One of my cousins is a Trump voter. We don’t talk much in normal life, but we recently had what I would call a cordial debate via email. Here are some of his comments on Trump:
Yes, Trump bothers me with some erratic comments and an inflated ego, but I feel fairly certain the good of the Country is where his heart is seated. Much is at stake in this next election. Perhaps the most important election of our lives.
Trump is the result of politics as usual. Trump is not a politician, he is a business man. He was duly elected in 2016. The Electoral College was set up by our founding Fathers to give voice to entire nation, not just the cities and towns. Both parties are afraid of Trump, he is owned by no one. Special interest groups and lobbyists have little or no control over him. What a refreshing concept! Trump is not a polished speaker, though highly educated. His message is from the heart not necessarily through careful thought. He is abrasive and has trouble winning over new followers because of his comments and style.
(Here end the quotes from my cousin. Everything below is quoting other people about other things.)
During our exchange I ran across a Reddit post containing an excerpt from the prodigious correspondence of H.P. Lovecraft (1890–1937), which snippet struck me as having a weirdly familiar tone. Unfortunately, that Reddit post omitted an entire line of text from the middle of (what is here) the first sentence, and had a few other typos besides… so I ordered a copy of Lovecraft’s collected letters (Amazon) and re-transcribed it fresh. The following snippet comes from a letter to J. Vernon Shea dated November 8–22, 1933; this specific section is dated November 11.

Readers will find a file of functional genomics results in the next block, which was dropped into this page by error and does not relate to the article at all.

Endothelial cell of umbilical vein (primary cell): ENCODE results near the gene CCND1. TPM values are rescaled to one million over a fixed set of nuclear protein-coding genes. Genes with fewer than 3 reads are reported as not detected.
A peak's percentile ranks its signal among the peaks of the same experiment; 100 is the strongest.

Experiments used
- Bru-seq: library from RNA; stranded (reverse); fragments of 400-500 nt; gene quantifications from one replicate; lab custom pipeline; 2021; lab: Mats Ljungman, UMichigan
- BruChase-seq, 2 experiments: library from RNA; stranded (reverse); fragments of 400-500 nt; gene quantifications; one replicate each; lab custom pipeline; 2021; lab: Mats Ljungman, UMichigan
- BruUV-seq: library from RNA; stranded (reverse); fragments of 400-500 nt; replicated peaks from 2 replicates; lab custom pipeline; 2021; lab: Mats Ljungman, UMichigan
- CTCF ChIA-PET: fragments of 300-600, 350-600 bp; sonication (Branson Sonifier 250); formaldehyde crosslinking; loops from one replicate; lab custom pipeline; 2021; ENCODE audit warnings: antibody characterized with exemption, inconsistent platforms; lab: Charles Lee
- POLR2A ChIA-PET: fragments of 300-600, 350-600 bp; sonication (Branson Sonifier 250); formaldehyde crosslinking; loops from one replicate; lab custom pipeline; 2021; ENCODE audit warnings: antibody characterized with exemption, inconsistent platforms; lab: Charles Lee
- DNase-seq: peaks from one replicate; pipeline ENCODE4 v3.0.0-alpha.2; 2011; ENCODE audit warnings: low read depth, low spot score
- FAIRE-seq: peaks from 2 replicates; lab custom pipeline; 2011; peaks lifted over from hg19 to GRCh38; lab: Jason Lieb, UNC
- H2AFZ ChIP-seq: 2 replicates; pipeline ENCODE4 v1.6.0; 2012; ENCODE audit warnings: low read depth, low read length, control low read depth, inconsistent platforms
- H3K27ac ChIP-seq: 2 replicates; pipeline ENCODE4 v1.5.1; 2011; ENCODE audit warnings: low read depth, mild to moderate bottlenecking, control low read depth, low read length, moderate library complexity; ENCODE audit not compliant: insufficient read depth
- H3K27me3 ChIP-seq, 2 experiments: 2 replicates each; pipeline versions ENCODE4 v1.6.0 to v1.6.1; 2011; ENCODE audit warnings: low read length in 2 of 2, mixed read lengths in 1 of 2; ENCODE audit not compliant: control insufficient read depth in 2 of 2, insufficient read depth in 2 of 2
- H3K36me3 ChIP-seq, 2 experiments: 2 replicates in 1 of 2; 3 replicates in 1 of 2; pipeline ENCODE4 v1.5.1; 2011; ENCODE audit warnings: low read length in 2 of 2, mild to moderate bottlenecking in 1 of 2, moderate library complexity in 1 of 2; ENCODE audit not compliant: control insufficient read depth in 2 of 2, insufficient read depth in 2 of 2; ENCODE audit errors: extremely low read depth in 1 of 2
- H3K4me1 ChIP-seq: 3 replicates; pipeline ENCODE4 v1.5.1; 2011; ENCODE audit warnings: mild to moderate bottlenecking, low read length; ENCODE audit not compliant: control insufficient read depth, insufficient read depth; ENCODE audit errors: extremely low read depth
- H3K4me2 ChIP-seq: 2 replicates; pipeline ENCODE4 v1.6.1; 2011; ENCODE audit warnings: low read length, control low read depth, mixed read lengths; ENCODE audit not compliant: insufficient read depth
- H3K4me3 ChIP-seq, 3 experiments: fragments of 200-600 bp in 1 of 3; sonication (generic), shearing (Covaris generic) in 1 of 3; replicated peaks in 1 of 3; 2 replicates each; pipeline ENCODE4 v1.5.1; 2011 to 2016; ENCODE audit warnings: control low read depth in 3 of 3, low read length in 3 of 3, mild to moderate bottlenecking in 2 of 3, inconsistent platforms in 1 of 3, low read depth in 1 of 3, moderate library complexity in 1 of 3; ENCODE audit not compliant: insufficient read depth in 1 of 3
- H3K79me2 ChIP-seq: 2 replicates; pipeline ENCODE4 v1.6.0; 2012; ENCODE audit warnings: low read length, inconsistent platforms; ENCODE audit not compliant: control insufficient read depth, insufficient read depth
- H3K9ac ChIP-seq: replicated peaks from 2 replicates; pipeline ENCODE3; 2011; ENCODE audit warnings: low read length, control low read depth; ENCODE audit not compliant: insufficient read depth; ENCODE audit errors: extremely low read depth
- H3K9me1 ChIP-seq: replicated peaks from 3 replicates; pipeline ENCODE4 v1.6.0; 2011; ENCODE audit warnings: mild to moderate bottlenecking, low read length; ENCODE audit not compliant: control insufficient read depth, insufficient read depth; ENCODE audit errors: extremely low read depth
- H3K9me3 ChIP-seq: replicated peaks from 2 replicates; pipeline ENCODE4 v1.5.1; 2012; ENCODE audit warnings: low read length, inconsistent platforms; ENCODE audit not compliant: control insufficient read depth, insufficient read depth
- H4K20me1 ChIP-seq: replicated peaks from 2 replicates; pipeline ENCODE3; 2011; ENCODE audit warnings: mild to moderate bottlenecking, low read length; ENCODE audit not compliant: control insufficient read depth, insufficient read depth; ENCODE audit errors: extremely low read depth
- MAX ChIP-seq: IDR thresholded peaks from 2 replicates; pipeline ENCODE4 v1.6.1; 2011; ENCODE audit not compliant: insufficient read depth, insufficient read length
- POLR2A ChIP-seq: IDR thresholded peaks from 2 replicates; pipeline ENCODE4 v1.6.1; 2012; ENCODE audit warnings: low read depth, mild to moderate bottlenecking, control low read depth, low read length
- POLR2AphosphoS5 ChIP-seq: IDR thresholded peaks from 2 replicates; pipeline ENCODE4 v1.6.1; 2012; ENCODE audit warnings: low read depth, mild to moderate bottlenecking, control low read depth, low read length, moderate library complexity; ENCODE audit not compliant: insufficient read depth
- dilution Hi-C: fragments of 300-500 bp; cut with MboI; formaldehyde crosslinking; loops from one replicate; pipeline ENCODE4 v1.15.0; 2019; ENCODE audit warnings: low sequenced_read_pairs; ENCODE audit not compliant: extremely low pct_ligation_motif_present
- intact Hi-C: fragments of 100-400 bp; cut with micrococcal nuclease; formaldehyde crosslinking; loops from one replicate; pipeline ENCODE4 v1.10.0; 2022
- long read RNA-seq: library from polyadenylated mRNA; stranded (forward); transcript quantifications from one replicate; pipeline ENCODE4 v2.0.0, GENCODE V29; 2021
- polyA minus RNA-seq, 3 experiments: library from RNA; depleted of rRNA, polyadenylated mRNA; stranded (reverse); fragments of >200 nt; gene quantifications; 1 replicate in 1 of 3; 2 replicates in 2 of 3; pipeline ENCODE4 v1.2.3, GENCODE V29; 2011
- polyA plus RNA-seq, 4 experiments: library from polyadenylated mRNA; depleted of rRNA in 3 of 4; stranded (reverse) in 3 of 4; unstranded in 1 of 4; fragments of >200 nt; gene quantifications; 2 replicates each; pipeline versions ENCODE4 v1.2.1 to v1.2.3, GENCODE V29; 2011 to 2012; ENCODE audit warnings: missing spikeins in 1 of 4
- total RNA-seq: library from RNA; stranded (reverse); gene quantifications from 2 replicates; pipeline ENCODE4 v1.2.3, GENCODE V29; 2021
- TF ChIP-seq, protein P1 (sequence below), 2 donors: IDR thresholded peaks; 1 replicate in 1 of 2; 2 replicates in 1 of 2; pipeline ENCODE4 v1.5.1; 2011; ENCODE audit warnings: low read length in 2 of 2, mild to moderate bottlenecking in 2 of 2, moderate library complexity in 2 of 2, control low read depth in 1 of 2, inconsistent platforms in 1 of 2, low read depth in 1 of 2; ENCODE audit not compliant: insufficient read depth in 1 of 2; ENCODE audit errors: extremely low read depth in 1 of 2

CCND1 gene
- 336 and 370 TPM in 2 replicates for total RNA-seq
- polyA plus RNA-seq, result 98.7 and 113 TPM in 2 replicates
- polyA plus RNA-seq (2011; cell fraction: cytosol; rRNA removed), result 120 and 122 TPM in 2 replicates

[…] When I say I like Hitler I do not imply that he is a personally winning or temperately rational individual, but simply that he is an honest, ignorant man fighting bravely & blindly against the disintegrative forces which more educated & sophisticated people accept without adequate evidence as inevitable. His neurotic fanaticism, scientific addle-patedness, & crude gaucheries & extravagances are admitted & deplored — & of course it is quite possible that he actually may do more harm than good. One can scarcely prophesy the future. But the fact remains that he is the sole remaining rallying-point for German morale, & that virtually all of the best & most cultivated Germans accept him temporarily for what he is — a lesser evil at a special & exacting crisis of history. Objections to Hitler — that is, the violent & hysterical objections which one sees outside Germany — seem to be based largely on a soft idealism or “humanitarianism” which is out of place in an emergency. This sentimentalism may be a pleasing ornament in normal times, but it must be kept out of the way when the survival of a great nation hangs in the balance. The preservation of Germany as a coherent cultural & political fabric is of infinitely greater importance than the comfort of those who have been incommoded by Nazism — & of course the number of sufferers is negligible as compared with that of bolshevism’s victims. If what you say were true — that others could save Germany better than Hitler — then I’d be in favour of giving them a chance. But unfortunately the others had their chance & didn’t prove themselves equal to it. […]